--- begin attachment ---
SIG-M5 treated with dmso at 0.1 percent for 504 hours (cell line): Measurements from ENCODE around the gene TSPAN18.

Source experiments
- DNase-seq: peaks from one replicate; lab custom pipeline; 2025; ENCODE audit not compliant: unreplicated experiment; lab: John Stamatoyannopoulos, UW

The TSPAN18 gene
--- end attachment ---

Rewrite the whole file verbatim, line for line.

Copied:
SIG-M5 treated with dmso at 0.1 percent for 504 hours (cell line): Measurements from ENCODE around the gene TSPAN18.

Source experiments
- DNase-seq: peaks from one replicate; lab custom pipeline; 2025; ENCODE audit not compliant: unreplicated experiment; lab: John Stamatoyannopoulos, UW

The TSPAN18 gene